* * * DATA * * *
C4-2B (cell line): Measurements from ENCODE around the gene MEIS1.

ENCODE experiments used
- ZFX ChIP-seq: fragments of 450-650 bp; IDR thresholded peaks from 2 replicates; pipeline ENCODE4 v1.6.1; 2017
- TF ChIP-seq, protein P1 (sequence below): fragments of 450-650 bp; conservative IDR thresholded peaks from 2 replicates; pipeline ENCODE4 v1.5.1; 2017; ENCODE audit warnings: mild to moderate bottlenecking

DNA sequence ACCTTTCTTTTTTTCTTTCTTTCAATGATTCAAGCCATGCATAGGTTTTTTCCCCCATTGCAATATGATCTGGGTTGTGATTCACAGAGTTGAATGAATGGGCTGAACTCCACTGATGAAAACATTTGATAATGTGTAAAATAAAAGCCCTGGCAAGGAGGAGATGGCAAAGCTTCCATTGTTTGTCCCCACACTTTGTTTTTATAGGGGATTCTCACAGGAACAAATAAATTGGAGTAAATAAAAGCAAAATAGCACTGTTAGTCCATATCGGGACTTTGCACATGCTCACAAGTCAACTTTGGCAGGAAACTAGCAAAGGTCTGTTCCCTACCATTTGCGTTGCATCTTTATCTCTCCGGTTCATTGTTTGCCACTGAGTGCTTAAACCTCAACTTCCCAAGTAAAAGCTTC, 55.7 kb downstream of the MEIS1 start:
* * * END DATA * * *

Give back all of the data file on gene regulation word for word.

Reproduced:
C4-2B (cell line): Measurements from ENCODE around the gene MEIS1.

ENCODE experiments used
- ZFX ChIP-seq: fragments of 450-650 bp; IDR thresholded peaks from 2 replicates; pipeline ENCODE4 v1.6.1; 2017
- TF ChIP-seq, protein P1 (sequence below): fragments of 450-650 bp; conservative IDR thresholded peaks from 2 replicates; pipeline ENCODE4 v1.5.1; 2017; ENCODE audit warnings: mild to moderate bottlenecking

DNA sequence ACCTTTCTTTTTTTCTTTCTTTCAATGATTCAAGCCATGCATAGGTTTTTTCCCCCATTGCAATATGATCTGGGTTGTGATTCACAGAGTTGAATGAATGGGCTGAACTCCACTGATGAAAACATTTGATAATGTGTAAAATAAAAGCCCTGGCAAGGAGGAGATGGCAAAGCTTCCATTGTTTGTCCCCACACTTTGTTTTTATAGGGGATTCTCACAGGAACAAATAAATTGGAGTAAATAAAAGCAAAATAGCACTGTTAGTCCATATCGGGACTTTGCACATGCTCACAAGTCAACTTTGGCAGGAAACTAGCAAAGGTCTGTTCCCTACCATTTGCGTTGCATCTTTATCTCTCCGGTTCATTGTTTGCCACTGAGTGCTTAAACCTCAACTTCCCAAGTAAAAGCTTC, 55.7 kb downstream of the MEIS1 start: